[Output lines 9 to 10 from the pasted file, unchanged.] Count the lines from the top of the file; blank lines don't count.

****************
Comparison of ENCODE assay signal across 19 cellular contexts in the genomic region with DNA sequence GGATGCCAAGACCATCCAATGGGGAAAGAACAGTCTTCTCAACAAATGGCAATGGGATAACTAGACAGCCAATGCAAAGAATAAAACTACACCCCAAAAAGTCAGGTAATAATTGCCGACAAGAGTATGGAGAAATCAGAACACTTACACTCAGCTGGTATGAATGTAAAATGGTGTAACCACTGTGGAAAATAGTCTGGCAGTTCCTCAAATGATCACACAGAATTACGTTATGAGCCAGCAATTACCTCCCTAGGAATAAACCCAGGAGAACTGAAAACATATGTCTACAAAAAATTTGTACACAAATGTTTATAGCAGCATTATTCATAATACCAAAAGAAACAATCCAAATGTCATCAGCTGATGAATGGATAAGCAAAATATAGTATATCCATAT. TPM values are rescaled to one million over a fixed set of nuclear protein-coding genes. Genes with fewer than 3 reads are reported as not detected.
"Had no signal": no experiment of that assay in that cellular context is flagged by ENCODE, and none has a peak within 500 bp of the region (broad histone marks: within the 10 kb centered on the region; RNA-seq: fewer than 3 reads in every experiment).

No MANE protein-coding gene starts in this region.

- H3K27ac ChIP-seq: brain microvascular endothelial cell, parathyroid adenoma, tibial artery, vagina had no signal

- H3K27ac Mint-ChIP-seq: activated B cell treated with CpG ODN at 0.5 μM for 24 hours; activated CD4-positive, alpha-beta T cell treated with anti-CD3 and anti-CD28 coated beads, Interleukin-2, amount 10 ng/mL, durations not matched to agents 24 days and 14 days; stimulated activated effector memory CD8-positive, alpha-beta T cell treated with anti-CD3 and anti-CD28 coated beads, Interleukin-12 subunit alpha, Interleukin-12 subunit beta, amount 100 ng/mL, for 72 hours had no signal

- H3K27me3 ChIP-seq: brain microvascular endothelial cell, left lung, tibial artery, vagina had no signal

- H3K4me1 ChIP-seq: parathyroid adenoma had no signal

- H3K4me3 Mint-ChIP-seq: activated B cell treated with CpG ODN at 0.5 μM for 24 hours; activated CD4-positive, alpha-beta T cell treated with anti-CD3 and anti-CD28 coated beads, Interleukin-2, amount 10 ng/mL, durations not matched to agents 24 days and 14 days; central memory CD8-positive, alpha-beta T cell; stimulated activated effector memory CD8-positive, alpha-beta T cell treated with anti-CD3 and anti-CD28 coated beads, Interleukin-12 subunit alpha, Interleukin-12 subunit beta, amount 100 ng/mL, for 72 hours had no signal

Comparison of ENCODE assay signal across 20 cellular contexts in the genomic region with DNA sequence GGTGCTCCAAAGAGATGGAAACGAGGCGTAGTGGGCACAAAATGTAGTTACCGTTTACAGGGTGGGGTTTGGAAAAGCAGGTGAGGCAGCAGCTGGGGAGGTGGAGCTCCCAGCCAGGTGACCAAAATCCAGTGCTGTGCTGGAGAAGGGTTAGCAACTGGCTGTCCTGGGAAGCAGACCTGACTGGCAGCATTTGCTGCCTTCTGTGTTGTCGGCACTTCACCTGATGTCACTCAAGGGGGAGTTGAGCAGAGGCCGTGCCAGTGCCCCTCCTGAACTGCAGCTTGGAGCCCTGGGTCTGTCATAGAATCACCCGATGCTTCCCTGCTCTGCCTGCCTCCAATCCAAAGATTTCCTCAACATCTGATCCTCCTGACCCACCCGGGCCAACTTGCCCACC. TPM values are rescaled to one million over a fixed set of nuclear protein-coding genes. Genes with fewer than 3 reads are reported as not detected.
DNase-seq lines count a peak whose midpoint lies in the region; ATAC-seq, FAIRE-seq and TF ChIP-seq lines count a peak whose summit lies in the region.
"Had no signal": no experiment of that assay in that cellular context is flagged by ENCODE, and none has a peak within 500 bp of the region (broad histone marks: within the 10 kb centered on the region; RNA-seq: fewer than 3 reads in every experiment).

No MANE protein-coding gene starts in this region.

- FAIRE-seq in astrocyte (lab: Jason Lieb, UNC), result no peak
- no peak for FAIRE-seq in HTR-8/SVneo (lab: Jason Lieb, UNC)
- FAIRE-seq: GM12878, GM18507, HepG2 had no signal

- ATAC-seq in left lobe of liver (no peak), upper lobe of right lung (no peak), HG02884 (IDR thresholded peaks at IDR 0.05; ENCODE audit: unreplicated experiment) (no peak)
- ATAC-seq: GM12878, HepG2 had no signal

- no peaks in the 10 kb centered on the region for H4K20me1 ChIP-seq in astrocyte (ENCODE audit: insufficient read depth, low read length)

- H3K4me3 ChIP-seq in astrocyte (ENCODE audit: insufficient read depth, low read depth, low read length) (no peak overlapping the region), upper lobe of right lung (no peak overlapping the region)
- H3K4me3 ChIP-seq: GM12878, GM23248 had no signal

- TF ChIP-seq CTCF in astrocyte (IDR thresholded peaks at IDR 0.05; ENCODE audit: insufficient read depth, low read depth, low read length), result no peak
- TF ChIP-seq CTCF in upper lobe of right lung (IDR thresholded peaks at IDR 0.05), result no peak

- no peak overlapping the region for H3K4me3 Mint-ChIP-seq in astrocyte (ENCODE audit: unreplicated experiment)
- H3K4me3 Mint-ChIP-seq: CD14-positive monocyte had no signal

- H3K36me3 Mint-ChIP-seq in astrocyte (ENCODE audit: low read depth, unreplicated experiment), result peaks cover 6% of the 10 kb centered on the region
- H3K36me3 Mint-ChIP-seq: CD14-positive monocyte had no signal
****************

Comparison of ENCODE assay signal across 20 cellular contexts in the genomic region with DNA sequence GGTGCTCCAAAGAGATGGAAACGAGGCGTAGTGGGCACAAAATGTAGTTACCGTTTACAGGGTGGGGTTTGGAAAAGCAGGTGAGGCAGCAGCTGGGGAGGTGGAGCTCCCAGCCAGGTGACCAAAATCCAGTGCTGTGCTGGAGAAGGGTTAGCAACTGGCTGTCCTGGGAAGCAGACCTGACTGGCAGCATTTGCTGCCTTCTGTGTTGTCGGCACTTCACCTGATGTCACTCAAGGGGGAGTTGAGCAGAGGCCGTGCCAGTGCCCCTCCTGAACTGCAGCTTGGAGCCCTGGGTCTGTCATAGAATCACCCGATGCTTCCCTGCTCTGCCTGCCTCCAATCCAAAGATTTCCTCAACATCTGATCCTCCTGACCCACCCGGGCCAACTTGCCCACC. TPM values are rescaled to one million over a fixed set of nuclear protein-coding genes. Genes with fewer than 3 reads are reported as not detected.
DNase-seq lines count a peak whose midpoint lies in the region; ATAC-seq, FAIRE-seq and TF ChIP-seq lines count a peak whose summit lies in the region.